Pat, Clare, Kevin, Grainne, Adrian, Pemba, Rinji left Namche Bazaar just at lunch time and sped down the hillside. Adrian was unwell and went at a slower pace accompanied by Pemba. On the way Adrian and Pemba learned of another reason why there were no helicopters flying to Namche. Those that could fly in cloud were involved in a search.

A Yeti Airlines cargo aircraft had left Kathmandu and had not arrived in Lukla. An air search revealed that the aeroplane had crashed into the steep hills to the south of Lukla. Three people had died, there were no survivors. Adrian and Pemba met several climbers, who until several days ago were on the slopes of Everest and were now rushing to get their climbing gear to help in the recovery mission.

Jerry and Ang Rita welcome the last of us into Lukla. They were in jovial mood. It was an act on their part. They also knew about the crash. At the end of the dinner all were informed about the tragedy. It was important that everyone was aware why those living in Lukla were not in buoyant mood.

Later in the evening a large M17 helicopter arrived to carry the mountaineers to above the crash site. Lhakpa, a friend and member of the Irish Team was one of the first to be ready. They had over 500 feet to abseil to recover the bodies of their kinsmen. A sad day for the people of Lukla The mountain community relies on the airlines and many would be related to aircrew - including those who had been killed.

The crash and resulting deaths brings home how harsh the mountain environment can be and how easy things can go wrong. As the night began, Monks started prayers and rituals for the dead and for the safe return of the rescuers.

Lukla to Kathmandu - May 26

06.00hrs. Yeti Airlines cancelled all flights today. All aircraft were grounded due to checks. This was known from the previous evening and Ang Rita and his friends had worked through the night to get all of us out. This was particular hard for him as he knew those in the crash.

Nevertheless at 06.30am the news arrived, here were 5 seats on the next flight with Sita Air. Pat, Clare, Kevin, Grainne and Adrian covered the mile to the airstrip and were met by Ang Rita. All his people had the boarding passes ready. At 07.00hrs the aircraft took off.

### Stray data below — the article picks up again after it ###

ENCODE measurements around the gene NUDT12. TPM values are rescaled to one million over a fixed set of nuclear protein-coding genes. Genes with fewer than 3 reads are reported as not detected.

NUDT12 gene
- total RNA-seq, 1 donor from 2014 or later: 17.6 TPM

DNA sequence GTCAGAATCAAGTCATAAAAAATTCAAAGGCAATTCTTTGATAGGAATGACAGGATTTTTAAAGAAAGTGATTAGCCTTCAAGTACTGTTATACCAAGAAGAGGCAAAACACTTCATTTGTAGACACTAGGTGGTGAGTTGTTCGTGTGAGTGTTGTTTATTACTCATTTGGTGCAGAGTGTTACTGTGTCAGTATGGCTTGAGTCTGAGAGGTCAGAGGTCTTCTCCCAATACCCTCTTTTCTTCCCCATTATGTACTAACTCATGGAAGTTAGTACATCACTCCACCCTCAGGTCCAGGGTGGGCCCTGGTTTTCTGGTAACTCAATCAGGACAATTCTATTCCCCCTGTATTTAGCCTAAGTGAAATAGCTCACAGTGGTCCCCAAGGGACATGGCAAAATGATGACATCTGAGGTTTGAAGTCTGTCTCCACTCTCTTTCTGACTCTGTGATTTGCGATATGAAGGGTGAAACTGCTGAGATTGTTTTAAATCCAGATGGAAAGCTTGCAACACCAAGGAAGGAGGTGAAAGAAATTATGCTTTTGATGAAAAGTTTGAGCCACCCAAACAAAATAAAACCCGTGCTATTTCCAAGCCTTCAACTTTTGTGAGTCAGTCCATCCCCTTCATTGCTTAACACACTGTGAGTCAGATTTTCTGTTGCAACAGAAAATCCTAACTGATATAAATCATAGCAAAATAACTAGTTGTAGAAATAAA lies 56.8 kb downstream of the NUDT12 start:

On arrival we were met by Mingma, who immediately whisked us away to the Thamel Hotel. He told us that all the others would be on the next few flights. At the hotel he looked for details those who wanted to try to get earlier flights home.

The rest of the day was spent strolling around Kathmandu. Shopping and sightseeing took up time. Some of the lads shaved and had haircuts. Kevin and Grainne got the news that they were on a flight at 20.00hrs and headed for the airport at 17.30hrs. Others also had managed to get tickets changed. Mingma was doing great work and was busy trying to get additional flights changed.

It was time to eat and a table was booked at the Rum Doodle. For those of you who know the graphic account of this truly wonderful climbing adventure by W.E. Bowman, you would understand the importance of dining here. For those who are not aware of the epic involving Tom Burley, Christopher Wish, Donald Shute, Humphrey Jungle, Lancelot Constant and Ridley Prone - I will borrow the words of O.Totter: "Read this book twice, so should everybody who honours courage and enterprise”

We were joined by Alan Hinkes. Later a friend from EBC, Tim, joined us for dinner. He was putting the final touches to the Friendship Beyond Borders Expedition, that had seen a Sherpa known to many for his bravery summit Everest, his bravery was not just for climbing, but for climbing Everest with an artificial leg.



It was a pleasant evening spent in great company. To sit and eat in an establishment that was inspired by high adventure above the Rankling La in the Yogistan was a privilege.

Many photographs were taken and the Traditional Footprint was signed by everyone at our table. Clare chose the spot on the wall and we watched proudly as it was nailed to the wall.

All, bar one hotel bound brave, headed off into the Kathmandu darkness to locate further entertainment - a perfect spot to practice night navigation. After finding somewhere to re-hydrate, some were good navigators and were tucked up just after 01.00hrs. Others perhaps need more practice as the last to cross the post was nearer 05.00hrs. - much too much of the Humphrey Jungle - The Wanderer - approach.

All in all a splendid time, great fun, company, food, fantastic location in a night that all too soon became the morning. Alan Hinkley

Success on Island Peak

At 7:44am on the 25th May, Tim Orr and Sheila Kavanagh (pictured) stood on the summit of Imja Tse (Island Peak) 20,305ft.


Pat Falvey, veteran expedition leader, Everest climber, author and motivational speaker.

To book Pat Falvey on his 'AGAINST THE SKY' LECTURE TOUR. e-mail us at